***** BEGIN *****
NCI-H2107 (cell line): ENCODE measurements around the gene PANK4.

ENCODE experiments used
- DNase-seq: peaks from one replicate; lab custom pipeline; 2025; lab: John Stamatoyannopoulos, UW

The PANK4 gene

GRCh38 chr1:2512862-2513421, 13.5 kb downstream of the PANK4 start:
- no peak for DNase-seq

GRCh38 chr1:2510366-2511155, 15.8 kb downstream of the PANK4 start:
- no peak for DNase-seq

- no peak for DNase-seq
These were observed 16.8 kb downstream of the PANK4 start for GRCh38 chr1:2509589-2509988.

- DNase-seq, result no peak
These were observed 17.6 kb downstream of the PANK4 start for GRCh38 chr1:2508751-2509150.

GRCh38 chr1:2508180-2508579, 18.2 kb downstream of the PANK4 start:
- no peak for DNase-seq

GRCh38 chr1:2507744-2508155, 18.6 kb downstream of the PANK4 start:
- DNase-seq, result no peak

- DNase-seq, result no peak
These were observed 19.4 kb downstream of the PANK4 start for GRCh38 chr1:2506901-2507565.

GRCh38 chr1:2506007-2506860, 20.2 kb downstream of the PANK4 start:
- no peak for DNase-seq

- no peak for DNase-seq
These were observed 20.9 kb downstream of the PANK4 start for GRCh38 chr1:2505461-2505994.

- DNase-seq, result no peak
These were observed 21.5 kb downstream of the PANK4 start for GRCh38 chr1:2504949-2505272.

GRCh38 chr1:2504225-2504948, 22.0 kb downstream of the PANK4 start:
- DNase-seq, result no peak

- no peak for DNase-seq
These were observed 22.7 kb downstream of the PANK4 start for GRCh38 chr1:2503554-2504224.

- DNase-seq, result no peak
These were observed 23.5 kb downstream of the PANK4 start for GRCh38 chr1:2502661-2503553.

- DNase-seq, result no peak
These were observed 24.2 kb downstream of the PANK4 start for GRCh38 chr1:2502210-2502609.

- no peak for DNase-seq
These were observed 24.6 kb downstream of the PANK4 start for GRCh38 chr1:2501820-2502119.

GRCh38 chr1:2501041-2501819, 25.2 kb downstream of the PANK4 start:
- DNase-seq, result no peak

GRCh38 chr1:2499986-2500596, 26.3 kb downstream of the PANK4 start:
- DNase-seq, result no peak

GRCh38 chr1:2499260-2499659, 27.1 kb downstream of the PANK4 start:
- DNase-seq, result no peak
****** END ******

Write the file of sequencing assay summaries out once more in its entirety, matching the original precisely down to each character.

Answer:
NCI-H2107 (cell line): ENCODE measurements around the gene PANK4.

ENCODE experiments used
- DNase-seq: peaks from one replicate; lab custom pipeline; 2025; lab: John Stamatoyannopoulos, UW

The PANK4 gene

GRCh38 chr1:2512862-2513421, 13.5 kb downstream of the PANK4 start:
- no peak for DNase-seq

GRCh38 chr1:2510366-2511155, 15.8 kb downstream of the PANK4 start:
- no peak for DNase-seq

- no peak for DNase-seq
These were observed 16.8 kb downstream of the PANK4 start for GRCh38 chr1:2509589-2509988.

- DNase-seq, result no peak
These were observed 17.6 kb downstream of the PANK4 start for GRCh38 chr1:2508751-2509150.

GRCh38 chr1:2508180-2508579, 18.2 kb downstream of the PANK4 start:
- no peak for DNase-seq

GRCh38 chr1:2507744-2508155, 18.6 kb downstream of the PANK4 start:
- DNase-seq, result no peak

- DNase-seq, result no peak
These were observed 19.4 kb downstream of the PANK4 start for GRCh38 chr1:2506901-2507565.

GRCh38 chr1:2506007-2506860, 20.2 kb downstream of the PANK4 start:
- no peak for DNase-seq

- no peak for DNase-seq
These were observed 20.9 kb downstream of the PANK4 start for GRCh38 chr1:2505461-2505994.

- DNase-seq, result no peak
These were observed 21.5 kb downstream of the PANK4 start for GRCh38 chr1:2504949-2505272.

GRCh38 chr1:2504225-2504948, 22.0 kb downstream of the PANK4 start:
- DNase-seq, result no peak

- no peak for DNase-seq
These were observed 22.7 kb downstream of the PANK4 start for GRCh38 chr1:2503554-2504224.

- DNase-seq, result no peak
These were observed 23.5 kb downstream of the PANK4 start for GRCh38 chr1:2502661-2503553.

- DNase-seq, result no peak
These were observed 24.2 kb downstream of the PANK4 start for GRCh38 chr1:2502210-2502609.

- no peak for DNase-seq
These were observed 24.6 kb downstream of the PANK4 start for GRCh38 chr1:2501820-2502119.

GRCh38 chr1:2501041-2501819, 25.2 kb downstream of the PANK4 start:
- DNase-seq, result no peak

GRCh38 chr1:2499986-2500596, 26.3 kb downstream of the PANK4 start:
- DNase-seq, result no peak

GRCh38 chr1:2499260-2499659, 27.1 kb downstream of the PANK4 start:
- DNase-seq, result no peak